Table 1. - Patient Characteristics Among Three Waves of COVID-19 Patients Receiving Extracorporeal Membrane Oxygenation
Patient Characteristics Wave 1 (n = 17) Wave 2 (n = 19) Wave 3 (n = 12) p
Age, years 51 (38–56) 53 (44–55) 46 (34–49.5) 0.12
Body mass index, kg/m2 31.5 (29.2–34.1) 34.1 (29.3–39.4) 35.2 (31.9–39.3) 0.41
 Male 13 (76%) 12 (63%) 10 (83%) 0.50
 Female 4 (24%) 7 (37%) 2 (17%)
 African American, 6 (35%) 9 (47%) 0 (0%) <0.01*
 Asian 1 (6%) 1 (5%) 0 (0%)
 Hispanic 10 (59%) 5 (26%) 1 (8%)
 White, 0 (0%) 4 (21%) 11 (92%)
Preexisting comorbidities
 Hypertension 7 (41%) 6 (32%) 4 (33%) 0.87
 Hyperlipidemia 4 (24%) 4 (21%) 2 (17%) 1.00
 Diabetes 6 (35%) 7 (37%) 0 (0%) 0.21
 Coronary artery disease 1 (6%) 1 (5%) 1 (8%) 1.00
 Tobacco use 1 (6%) 0 (0%) 0 (0%) 0.60
 None 17 (100%) 17 (89%) 10 (83%) 0.06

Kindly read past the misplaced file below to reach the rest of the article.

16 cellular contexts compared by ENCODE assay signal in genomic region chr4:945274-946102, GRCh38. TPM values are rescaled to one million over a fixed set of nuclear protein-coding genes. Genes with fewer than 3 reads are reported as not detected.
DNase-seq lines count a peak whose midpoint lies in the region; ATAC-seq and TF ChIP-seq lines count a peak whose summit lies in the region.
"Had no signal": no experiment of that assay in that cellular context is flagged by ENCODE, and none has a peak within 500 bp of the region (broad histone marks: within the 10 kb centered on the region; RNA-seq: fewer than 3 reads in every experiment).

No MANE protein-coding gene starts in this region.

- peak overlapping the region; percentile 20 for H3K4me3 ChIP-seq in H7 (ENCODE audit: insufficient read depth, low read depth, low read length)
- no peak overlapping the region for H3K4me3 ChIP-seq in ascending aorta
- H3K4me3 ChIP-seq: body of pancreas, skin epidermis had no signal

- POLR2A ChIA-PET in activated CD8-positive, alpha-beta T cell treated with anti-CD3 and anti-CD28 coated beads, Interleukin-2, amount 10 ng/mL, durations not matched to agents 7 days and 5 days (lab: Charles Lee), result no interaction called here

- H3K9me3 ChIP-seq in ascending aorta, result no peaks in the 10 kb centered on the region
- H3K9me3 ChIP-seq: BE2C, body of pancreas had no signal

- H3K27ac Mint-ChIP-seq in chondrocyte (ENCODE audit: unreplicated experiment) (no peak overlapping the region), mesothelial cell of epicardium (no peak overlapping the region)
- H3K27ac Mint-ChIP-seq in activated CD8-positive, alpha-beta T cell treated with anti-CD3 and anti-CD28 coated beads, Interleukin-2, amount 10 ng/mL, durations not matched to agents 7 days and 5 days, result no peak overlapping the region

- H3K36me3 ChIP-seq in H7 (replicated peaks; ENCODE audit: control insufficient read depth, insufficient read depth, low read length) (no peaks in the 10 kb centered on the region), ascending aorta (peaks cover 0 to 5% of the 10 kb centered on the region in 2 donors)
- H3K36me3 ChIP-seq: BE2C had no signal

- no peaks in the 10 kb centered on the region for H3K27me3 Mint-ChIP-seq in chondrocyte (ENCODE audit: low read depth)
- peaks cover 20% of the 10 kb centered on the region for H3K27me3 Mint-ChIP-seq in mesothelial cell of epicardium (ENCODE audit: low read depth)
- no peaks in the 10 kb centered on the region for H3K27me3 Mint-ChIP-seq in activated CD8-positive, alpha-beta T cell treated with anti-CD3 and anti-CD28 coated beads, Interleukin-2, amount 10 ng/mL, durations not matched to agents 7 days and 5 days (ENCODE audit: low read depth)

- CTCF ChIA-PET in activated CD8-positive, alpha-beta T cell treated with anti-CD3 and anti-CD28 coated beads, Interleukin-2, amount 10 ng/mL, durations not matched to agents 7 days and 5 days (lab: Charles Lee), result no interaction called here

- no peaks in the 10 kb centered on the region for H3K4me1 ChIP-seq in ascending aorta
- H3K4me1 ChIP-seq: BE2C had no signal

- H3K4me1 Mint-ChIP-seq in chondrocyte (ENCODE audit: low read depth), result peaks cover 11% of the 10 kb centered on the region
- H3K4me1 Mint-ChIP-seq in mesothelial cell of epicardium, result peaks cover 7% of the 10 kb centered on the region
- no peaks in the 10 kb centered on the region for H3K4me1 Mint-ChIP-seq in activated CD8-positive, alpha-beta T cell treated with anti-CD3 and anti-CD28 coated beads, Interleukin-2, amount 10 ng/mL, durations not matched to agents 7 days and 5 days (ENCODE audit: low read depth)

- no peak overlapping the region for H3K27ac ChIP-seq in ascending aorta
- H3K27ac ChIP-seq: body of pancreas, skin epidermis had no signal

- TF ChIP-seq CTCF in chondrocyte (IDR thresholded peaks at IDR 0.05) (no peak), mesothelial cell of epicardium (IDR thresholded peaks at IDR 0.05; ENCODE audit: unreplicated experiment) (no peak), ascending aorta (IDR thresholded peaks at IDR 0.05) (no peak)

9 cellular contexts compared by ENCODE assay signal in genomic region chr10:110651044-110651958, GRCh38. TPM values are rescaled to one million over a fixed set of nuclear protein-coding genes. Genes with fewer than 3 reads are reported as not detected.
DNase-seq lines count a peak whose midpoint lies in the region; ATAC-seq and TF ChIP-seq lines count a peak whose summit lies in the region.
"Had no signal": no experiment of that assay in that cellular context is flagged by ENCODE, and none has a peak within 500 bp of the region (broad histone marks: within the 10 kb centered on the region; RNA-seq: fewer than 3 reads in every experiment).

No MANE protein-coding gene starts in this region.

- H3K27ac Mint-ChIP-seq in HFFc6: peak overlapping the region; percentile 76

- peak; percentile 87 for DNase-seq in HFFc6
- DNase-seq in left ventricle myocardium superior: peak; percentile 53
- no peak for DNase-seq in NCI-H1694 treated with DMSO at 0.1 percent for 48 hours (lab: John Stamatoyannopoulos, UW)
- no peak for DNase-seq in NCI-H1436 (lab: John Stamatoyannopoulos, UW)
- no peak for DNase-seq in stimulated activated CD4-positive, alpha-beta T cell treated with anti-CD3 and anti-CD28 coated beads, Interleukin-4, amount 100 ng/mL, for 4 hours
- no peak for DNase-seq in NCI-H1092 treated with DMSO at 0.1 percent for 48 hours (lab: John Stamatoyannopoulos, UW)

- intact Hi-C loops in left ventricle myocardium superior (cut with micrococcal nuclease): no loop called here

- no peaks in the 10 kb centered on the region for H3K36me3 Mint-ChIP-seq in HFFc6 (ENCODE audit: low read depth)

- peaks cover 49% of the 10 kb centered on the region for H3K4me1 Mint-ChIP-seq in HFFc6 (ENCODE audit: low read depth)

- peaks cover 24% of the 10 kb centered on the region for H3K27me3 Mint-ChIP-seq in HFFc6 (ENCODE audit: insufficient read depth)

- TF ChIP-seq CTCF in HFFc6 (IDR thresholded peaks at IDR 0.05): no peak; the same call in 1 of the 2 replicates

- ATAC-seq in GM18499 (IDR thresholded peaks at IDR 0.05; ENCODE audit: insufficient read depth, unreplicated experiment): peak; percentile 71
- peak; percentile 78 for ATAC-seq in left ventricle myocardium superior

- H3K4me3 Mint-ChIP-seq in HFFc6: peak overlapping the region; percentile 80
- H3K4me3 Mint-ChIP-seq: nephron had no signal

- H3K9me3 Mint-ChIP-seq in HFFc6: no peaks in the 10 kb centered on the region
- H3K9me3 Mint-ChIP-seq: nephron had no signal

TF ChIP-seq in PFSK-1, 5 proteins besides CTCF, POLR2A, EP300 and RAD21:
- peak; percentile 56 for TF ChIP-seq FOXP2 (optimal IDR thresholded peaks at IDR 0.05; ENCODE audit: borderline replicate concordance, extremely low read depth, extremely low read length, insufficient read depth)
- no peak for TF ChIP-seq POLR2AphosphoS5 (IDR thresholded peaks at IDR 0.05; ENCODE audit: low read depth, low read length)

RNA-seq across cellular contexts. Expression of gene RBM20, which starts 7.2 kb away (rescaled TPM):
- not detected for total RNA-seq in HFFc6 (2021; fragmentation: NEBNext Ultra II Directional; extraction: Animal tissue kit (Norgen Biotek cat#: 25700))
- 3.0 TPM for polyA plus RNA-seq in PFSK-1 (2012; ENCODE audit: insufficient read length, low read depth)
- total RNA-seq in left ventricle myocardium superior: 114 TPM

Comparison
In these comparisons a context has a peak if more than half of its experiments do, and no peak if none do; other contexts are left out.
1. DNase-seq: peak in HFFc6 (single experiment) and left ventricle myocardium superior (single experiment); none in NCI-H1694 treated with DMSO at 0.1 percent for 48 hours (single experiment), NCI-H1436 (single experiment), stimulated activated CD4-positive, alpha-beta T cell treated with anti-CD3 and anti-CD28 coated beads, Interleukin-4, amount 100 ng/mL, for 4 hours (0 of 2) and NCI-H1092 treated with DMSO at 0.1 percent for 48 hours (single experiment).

Partial 0 (0%) 2 (11%) 0 (0%)
 Full 0 (0%) 0 (0%) 2 (17%)
Baseline inflammatory markers
 IL-6 290 (167–710) 438 (19–3080) 648 (213–3399) 0.72
 CRP 16.6 (9.9–34.2) 5.6 (2.4–18.6) 16.8 (5.2–23) 0.16
 Ferritin 1012 (705–1900) 705 (531–1114) 1587 (1379–2986) 0.03*
SOFA score, 7.8 ± 2.0 7.2 ± 2.1 10.1 ± 2.4 <0.01*
APACHE II score, 15.9 ± 6.0 14.6 ± 5.8 22.3 ± 5.6 <0.01*
Continuous variables are presented as mean ± SD or median (IQR). Categorical variables are presented as n (%).
*p-value ≤ 0.05.
Comparison of wave 1 and wave 3 (p < 0.05).
Comparison of wave 2 and wave 3 (p < 0.05).
COVID-19, coronavirus 2019; IL-6, Interleukin 6; CRP, C-Reactive Protein; SOFA, Sequential Organ Failure Assessment; APACHE II, Acute Physiology and Chronic Health Evaluation; IQR, interquartile range.